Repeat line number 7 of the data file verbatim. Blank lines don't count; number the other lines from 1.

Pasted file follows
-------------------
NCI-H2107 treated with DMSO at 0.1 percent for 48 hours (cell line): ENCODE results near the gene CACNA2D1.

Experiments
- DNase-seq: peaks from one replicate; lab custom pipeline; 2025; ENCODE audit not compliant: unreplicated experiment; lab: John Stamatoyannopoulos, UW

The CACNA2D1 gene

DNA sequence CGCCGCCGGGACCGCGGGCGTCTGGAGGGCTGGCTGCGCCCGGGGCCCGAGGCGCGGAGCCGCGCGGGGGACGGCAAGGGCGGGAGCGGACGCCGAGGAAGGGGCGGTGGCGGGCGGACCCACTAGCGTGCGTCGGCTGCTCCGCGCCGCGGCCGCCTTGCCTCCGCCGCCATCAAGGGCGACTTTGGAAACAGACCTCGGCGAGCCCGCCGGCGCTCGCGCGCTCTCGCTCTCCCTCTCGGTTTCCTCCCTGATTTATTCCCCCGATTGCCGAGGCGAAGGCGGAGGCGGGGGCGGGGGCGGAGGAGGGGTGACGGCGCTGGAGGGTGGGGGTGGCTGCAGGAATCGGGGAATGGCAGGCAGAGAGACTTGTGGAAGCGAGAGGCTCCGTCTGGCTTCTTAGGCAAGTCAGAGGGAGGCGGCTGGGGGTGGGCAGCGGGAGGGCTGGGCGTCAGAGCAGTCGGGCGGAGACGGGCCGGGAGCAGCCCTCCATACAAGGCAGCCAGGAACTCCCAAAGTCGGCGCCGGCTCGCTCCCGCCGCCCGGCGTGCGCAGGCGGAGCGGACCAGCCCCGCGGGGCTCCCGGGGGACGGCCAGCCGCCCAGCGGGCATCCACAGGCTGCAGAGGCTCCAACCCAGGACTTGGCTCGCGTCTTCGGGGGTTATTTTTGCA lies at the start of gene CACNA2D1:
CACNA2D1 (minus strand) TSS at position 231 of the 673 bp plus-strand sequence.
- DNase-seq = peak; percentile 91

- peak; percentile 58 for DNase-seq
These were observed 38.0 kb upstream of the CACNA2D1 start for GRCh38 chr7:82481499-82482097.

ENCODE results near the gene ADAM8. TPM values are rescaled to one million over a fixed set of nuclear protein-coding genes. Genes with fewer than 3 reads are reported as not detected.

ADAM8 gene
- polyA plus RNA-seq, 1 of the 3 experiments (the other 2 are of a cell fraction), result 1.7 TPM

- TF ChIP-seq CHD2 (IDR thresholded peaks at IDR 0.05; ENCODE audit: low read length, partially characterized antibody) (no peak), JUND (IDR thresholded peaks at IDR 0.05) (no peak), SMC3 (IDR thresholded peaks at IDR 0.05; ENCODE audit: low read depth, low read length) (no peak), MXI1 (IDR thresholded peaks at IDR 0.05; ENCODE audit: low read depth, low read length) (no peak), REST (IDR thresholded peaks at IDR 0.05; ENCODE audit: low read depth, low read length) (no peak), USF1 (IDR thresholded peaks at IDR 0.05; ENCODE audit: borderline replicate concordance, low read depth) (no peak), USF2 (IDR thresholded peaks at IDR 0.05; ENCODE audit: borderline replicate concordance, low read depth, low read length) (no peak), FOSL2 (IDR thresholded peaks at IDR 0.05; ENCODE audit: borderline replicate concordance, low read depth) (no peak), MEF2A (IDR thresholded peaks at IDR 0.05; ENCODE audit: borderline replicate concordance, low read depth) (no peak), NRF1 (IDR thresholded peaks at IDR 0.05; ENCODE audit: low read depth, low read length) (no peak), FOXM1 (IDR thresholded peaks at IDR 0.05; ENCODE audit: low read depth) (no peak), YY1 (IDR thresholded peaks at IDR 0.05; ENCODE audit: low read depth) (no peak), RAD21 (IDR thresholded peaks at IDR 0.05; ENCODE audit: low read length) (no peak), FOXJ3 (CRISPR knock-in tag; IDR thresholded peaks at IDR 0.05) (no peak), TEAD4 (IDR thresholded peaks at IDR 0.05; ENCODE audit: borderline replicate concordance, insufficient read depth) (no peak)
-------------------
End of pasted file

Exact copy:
- DNase-seq = peak; percentile 91